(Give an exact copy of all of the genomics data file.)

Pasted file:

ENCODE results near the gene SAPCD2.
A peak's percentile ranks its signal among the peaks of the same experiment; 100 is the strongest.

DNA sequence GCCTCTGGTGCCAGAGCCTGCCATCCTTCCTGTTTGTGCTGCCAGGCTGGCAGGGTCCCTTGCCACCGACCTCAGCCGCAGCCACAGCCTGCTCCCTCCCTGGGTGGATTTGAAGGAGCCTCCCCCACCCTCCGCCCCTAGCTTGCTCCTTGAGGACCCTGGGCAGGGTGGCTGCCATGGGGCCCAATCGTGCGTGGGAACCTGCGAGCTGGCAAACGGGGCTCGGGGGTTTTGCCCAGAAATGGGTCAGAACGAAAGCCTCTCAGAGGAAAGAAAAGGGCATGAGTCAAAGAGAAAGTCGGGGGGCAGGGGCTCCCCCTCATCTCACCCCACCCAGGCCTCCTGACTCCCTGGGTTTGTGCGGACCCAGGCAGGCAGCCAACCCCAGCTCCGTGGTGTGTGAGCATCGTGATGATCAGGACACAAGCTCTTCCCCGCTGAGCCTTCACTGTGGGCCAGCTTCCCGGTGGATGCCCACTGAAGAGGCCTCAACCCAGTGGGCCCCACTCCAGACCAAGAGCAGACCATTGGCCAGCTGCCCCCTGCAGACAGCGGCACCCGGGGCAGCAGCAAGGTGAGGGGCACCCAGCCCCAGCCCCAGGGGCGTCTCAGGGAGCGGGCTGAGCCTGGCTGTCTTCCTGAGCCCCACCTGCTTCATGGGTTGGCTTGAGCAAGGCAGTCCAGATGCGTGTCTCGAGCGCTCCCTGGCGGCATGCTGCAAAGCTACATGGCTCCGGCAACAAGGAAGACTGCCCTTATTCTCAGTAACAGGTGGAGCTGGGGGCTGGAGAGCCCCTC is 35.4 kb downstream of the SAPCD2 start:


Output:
ENCODE results near the gene SAPCD2.
A peak's percentile ranks its signal among the peaks of the same experiment; 100 is the strongest.

DNA sequence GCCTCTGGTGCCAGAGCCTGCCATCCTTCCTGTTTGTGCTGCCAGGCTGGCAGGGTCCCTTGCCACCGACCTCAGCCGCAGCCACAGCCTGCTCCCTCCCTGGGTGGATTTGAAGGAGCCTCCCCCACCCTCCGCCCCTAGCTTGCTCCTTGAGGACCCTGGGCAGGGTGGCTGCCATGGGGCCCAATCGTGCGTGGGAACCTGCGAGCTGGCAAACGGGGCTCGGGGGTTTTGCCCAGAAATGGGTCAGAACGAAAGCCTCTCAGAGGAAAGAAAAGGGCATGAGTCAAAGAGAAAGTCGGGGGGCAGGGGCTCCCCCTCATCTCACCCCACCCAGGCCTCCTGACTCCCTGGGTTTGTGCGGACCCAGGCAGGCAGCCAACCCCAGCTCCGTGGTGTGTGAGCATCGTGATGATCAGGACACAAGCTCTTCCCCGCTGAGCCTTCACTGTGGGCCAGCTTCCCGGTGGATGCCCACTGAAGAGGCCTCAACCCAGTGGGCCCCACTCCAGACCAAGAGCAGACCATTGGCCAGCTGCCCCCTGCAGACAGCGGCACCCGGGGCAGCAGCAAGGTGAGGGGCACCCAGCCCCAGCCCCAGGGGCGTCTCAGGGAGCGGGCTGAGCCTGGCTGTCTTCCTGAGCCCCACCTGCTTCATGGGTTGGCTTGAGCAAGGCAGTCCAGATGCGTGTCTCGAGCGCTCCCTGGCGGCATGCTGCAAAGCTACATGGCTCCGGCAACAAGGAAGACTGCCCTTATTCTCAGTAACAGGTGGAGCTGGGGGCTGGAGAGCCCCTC is 35.4 kb downstream of the SAPCD2 start: